We all experience memory problems when we age. “Memory is a way of holding on to the things you love, the things you are, the things you never want to lose.” Kevin Arnold said it very well, but memory loss is just part of aging. Do we have ways to prevent it or slow it down?
Fortunately, the answer is YES.
There are various ways to help our brain stay young and function well. Drinking green tea is one of them.
Recent research and studies that have been conducted in vitro and in mouse models showed that green tea helped prevent cognitive loss if the loss is caused by aging and aging-related dementia, which means the antioxidants in green tea have properties that can do us a great favor in preventing memory loss.
To understand this, we need to know how our memory works.
Our brain memory is like a complex storage place with "compartments," like short term and long term memories, to store information. The actual storage units are brain cells.
Once we reach our 20s, we begin to lose brain cells, a few at a time. Also, our body starts to produce less chemicals that our brain cells need to function properly. Not so good, right? The older we get, the more these brain cell changes affect our memory.
Its effect is obvious; we find our memory isn't as good as before, and we don't need to take a memory test to know that we have memory problems.
The memories that are affected most aren't the remote or short term ones, like childhood memories or what just happened, but the recent things, such as where you put your keys last night and the names of the couple you met yesterday.
Let's keep in mind that the age of our body doesn't necessarily mean the age of our years. Our body can be younger or older than we really are.
At age 40, we might have a body of 30 or 50. This will shed a light for our understanding of the signs of dementia, too.
There's something called free radicals that are generated when our body uses oxygen during the metabolic processes. Free radicals won't set us free, and they don't want to stay free either.
They are molecules that have unpaired electrons. The second a free radical is born, it tries to loose its freedom by bonding with other molecules, thus causing the bond in the second molecule to break in order to create an electron pair with it.
This is series of events that happen inside our body when we are busy with our life. It is a chain reaction that can eventually lead to cell damage, which in turn makes us a little bit older. Just a very tiny, tiny bit older.
A tiny bit plus a tiny bit, we're getting older and older, unnoticed, until one day when we look back, we aren't the person that we once were: young, energetic and with great memory.
Well, let's not go there; come back to the topic. What is that? Oh, anti aging green tea.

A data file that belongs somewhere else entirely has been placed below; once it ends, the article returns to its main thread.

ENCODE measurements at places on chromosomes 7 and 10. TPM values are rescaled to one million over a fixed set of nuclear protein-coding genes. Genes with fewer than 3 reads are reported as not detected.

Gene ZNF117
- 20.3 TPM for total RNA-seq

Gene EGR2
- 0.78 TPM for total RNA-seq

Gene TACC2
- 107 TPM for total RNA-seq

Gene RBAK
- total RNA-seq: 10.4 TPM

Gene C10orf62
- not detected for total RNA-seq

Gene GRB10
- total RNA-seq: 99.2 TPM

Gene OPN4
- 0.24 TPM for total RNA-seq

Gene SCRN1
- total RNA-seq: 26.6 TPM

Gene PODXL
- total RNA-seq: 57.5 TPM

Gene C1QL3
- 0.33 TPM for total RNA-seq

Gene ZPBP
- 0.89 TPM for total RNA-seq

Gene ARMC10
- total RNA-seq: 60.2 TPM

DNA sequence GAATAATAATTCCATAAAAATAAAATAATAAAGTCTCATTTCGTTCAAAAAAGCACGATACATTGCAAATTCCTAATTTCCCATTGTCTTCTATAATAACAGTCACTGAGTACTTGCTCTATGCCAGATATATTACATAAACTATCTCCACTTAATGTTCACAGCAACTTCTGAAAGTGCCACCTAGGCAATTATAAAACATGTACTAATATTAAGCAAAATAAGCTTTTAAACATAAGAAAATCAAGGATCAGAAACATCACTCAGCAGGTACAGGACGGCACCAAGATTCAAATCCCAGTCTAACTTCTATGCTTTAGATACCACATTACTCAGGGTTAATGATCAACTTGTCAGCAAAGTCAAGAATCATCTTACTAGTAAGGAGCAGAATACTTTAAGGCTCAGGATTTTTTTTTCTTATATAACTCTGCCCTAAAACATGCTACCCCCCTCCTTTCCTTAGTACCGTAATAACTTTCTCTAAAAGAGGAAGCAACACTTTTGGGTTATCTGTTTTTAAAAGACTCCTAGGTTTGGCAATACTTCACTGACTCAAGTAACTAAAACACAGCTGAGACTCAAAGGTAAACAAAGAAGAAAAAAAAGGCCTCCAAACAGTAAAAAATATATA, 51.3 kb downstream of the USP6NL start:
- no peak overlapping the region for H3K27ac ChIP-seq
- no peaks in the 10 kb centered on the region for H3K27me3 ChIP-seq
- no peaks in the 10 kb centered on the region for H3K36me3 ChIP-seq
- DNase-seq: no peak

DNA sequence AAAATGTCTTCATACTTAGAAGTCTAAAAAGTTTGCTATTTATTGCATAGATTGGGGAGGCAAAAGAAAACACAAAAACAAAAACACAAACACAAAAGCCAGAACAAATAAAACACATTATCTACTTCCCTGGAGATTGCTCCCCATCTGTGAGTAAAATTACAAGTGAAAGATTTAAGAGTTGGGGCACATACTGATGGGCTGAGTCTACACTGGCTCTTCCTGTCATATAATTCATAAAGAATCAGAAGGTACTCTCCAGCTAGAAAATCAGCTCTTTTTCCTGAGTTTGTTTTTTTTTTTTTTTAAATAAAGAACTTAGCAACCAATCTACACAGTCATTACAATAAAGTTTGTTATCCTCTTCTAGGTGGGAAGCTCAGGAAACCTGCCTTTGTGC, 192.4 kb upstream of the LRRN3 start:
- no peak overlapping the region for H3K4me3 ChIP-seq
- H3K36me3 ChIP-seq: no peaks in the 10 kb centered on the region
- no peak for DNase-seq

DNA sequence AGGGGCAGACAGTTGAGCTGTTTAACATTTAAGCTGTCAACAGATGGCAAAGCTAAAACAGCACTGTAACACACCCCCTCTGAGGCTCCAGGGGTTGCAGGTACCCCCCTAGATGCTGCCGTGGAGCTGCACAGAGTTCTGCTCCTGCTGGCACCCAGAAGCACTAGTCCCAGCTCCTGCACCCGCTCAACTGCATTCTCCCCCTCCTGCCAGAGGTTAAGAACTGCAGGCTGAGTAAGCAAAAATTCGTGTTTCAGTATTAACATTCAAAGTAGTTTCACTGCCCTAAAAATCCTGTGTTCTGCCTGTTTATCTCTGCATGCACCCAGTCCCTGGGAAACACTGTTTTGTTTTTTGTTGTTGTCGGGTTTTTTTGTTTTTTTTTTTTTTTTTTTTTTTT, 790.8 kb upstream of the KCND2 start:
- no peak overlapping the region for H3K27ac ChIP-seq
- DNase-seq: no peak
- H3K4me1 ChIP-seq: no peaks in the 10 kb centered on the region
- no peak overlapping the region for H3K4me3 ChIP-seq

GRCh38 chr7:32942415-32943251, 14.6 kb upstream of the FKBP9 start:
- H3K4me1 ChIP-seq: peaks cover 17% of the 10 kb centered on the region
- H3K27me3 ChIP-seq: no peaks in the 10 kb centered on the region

Though we are being "oxidized" and becoming old, we do have natural defenses against these freedom-hater free radicals. The antioxidants in our body can fight them for us.
No; actually, they are not fighting; they are peace lovers, giving peace offerings whenever they meet a free radical that is seeking a partner, donating an electron to it, meeting its need, and thus ending its freedom and the chain reaction. The result? Anti aging.
Isn't it great?
It's easy to understand, then, that the more peace-loving antioxidants we have inside of us to do the anti aging job, the less impact the free radicals have to our body.
And green tea offers a great deal of just that: antioxidants.
Normally, in our body, we have two of the most common forms of antioxidants, vitamins E and C, coming from food and drink we intake. And green tea has much more than the two types.
It has been proven to have many additional antioxidants that are good to our body by stopping cell degeneration.
The brain is the location where our memory is located. It's the part of our body that has the most active oxygen-consuming activities, meaning a great amount of free radicals are generated continuously.
We never actually stop consuming oxygen and using our brain. Part of our brain is always doing something. This busy nature of the brain makes it the organ with the highest metabolic rate.
One fact: a higher metabolic rate means a higher rate of pair-seeking free radicals. Our brain is particularly susceptible to free radical damages due to this very reason.
Now we probably understand better the reasons we have memory loss when we age. And when the loss arrives to a certain point, it can cause dementia symptoms, some of which are serious memory problems.
While there are memory techniques or memory strategies to use to cope with normal memory problems that come with aging, the green tea's anti-aging properties shine a bright ray on the ways to stop memory loss.
There are two main components in green tea called polyphenols and flavonoids that are proven to be able to improve memory. One of the green tea's polyphenols is called EGCG. It's very beneficial in stopping neuronal cell degeneration, preventing free radicals from causing damage in the brain.
Why not drink green tea then? If you've already experienced some memory problems, have some green tea as a pastime to help alleviate the symptoms. This is one of the memory improvement tips that many doctors give to their clients.
And why not do it earlier when you still have a good memory? Drink green tea to keep it and you may not experience what Branch Rickey has described: "First you forget names; then you forget faces; then you forget to zip up your fly; and then you forget to unzip your fly."
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